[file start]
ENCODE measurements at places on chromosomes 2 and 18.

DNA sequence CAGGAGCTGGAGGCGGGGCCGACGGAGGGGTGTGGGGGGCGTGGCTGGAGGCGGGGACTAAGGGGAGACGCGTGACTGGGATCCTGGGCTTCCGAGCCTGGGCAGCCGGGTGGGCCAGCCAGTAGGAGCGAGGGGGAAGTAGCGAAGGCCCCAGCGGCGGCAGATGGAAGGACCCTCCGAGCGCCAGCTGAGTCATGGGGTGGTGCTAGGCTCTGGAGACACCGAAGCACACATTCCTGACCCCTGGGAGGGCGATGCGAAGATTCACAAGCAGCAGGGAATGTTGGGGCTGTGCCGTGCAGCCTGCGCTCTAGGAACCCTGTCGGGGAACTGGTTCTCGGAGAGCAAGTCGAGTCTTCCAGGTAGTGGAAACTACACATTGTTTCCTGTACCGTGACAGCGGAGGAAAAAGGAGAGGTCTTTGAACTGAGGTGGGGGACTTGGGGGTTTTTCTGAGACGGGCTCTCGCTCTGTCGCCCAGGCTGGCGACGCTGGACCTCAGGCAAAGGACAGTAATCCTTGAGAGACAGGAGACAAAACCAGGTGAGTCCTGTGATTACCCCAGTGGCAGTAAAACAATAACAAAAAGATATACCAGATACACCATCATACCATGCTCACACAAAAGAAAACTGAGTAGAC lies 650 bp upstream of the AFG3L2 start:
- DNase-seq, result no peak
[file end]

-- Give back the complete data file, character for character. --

ENCODE measurements at places on chromosomes 2 and 18.

DNA sequence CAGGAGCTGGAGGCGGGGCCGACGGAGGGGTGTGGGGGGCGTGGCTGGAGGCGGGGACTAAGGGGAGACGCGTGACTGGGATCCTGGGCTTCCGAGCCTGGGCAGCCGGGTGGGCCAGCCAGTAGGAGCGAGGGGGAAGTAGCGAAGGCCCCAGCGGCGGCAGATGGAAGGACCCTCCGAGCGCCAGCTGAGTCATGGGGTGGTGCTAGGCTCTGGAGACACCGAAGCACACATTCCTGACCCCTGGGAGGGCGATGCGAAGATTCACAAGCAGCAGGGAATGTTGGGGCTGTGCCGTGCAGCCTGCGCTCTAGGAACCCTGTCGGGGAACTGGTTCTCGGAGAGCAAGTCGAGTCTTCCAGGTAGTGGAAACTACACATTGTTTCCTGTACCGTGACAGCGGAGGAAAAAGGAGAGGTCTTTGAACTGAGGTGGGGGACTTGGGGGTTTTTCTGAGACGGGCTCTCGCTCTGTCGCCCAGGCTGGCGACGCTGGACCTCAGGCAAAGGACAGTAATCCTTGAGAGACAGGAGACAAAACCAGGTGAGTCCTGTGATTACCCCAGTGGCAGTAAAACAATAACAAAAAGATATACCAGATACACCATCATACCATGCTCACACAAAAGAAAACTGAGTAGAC lies 650 bp upstream of the AFG3L2 start:
- DNase-seq, result no peak